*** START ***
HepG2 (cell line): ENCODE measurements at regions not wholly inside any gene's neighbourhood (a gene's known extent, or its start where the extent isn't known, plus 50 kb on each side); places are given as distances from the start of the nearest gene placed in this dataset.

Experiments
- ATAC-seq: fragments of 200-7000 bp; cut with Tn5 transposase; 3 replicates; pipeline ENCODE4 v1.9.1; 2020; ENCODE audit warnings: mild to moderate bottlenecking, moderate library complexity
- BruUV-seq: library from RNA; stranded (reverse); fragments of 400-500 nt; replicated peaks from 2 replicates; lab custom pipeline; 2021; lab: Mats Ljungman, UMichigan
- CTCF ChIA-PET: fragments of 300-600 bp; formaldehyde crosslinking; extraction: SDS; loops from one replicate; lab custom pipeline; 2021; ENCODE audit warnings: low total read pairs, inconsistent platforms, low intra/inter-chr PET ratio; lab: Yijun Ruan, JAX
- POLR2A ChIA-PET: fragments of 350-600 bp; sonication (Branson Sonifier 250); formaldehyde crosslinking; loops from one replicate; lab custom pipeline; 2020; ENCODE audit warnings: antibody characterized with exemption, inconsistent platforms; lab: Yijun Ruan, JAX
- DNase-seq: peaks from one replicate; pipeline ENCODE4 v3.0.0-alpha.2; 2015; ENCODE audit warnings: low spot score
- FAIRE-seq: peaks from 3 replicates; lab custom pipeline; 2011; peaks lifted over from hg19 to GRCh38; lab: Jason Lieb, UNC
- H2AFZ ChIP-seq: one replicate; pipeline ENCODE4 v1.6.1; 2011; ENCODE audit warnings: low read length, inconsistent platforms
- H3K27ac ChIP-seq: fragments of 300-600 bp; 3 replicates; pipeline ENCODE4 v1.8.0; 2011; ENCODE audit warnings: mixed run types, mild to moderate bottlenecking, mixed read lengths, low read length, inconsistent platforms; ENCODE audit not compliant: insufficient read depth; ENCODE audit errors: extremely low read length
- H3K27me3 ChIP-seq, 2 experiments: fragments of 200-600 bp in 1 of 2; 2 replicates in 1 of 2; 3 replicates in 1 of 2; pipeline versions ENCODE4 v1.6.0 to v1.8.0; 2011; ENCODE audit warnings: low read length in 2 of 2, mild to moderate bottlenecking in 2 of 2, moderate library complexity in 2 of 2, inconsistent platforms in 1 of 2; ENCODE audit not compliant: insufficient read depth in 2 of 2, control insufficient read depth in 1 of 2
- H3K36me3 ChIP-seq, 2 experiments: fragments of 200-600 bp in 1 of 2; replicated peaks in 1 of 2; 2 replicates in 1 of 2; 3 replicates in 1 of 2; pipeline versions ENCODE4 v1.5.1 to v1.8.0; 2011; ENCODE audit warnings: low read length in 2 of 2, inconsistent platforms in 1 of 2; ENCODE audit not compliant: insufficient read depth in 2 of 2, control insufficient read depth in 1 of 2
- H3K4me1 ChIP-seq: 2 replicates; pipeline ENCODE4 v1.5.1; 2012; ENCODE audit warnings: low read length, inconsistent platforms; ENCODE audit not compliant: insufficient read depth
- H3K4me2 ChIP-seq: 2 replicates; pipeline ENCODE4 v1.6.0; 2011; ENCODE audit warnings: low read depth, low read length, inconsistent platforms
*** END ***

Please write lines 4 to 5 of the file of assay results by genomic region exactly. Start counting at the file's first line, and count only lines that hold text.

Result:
- BruUV-seq: library from RNA; stranded (reverse); fragments of 400-500 nt; replicated peaks from 2 replicates; lab custom pipeline; 2021; lab: Mats Ljungman, UMichigan
- CTCF ChIA-PET: fragments of 300-600 bp; formaldehyde crosslinking; extraction: SDS; loops from one replicate; lab custom pipeline; 2021; ENCODE audit warnings: low total read pairs, inconsistent platforms, low intra/inter-chr PET ratio; lab: Yijun Ruan, JAX